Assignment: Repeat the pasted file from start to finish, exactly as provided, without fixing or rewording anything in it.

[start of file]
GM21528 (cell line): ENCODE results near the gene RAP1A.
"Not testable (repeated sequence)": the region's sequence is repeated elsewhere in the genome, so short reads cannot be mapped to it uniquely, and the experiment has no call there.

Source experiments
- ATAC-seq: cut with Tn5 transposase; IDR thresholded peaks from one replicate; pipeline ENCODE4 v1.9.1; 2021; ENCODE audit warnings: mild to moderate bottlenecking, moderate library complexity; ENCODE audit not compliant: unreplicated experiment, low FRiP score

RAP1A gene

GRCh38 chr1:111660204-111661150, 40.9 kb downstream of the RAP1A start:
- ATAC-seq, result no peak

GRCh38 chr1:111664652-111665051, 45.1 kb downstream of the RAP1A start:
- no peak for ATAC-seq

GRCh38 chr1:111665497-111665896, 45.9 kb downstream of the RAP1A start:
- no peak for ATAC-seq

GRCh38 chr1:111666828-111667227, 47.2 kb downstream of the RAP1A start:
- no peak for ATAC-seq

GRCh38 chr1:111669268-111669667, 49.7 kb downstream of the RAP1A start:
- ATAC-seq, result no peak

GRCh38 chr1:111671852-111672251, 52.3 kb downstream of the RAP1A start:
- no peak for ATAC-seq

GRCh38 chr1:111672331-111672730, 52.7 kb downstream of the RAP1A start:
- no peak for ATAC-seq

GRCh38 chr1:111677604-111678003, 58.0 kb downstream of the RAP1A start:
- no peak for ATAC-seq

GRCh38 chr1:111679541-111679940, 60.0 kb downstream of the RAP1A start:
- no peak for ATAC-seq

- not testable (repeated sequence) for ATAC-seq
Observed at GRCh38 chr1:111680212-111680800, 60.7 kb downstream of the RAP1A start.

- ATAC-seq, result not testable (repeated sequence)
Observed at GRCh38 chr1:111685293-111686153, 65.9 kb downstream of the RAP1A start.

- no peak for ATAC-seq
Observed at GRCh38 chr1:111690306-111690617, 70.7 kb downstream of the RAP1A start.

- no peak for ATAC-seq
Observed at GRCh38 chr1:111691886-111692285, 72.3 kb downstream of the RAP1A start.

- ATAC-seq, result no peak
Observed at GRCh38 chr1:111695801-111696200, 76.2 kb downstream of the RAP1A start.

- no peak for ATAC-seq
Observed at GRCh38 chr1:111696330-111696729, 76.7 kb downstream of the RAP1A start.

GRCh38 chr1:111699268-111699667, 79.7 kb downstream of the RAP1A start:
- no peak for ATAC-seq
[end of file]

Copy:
GM21528 (cell line): ENCODE results near the gene RAP1A.
"Not testable (repeated sequence)": the region's sequence is repeated elsewhere in the genome, so short reads cannot be mapped to it uniquely, and the experiment has no call there.

Source experiments
- ATAC-seq: cut with Tn5 transposase; IDR thresholded peaks from one replicate; pipeline ENCODE4 v1.9.1; 2021; ENCODE audit warnings: mild to moderate bottlenecking, moderate library complexity; ENCODE audit not compliant: unreplicated experiment, low FRiP score

RAP1A gene

GRCh38 chr1:111660204-111661150, 40.9 kb downstream of the RAP1A start:
- ATAC-seq, result no peak

GRCh38 chr1:111664652-111665051, 45.1 kb downstream of the RAP1A start:
- no peak for ATAC-seq

GRCh38 chr1:111665497-111665896, 45.9 kb downstream of the RAP1A start:
- no peak for ATAC-seq

GRCh38 chr1:111666828-111667227, 47.2 kb downstream of the RAP1A start:
- no peak for ATAC-seq

GRCh38 chr1:111669268-111669667, 49.7 kb downstream of the RAP1A start:
- ATAC-seq, result no peak

GRCh38 chr1:111671852-111672251, 52.3 kb downstream of the RAP1A start:
- no peak for ATAC-seq

GRCh38 chr1:111672331-111672730, 52.7 kb downstream of the RAP1A start:
- no peak for ATAC-seq

GRCh38 chr1:111677604-111678003, 58.0 kb downstream of the RAP1A start:
- no peak for ATAC-seq

GRCh38 chr1:111679541-111679940, 60.0 kb downstream of the RAP1A start:
- no peak for ATAC-seq

- not testable (repeated sequence) for ATAC-seq
Observed at GRCh38 chr1:111680212-111680800, 60.7 kb downstream of the RAP1A start.

- ATAC-seq, result not testable (repeated sequence)
Observed at GRCh38 chr1:111685293-111686153, 65.9 kb downstream of the RAP1A start.

- no peak for ATAC-seq
Observed at GRCh38 chr1:111690306-111690617, 70.7 kb downstream of the RAP1A start.

- no peak for ATAC-seq
Observed at GRCh38 chr1:111691886-111692285, 72.3 kb downstream of the RAP1A start.

- ATAC-seq, result no peak
Observed at GRCh38 chr1:111695801-111696200, 76.2 kb downstream of the RAP1A start.

- no peak for ATAC-seq
Observed at GRCh38 chr1:111696330-111696729, 76.7 kb downstream of the RAP1A start.

GRCh38 chr1:111699268-111699667, 79.7 kb downstream of the RAP1A start:
- no peak for ATAC-seq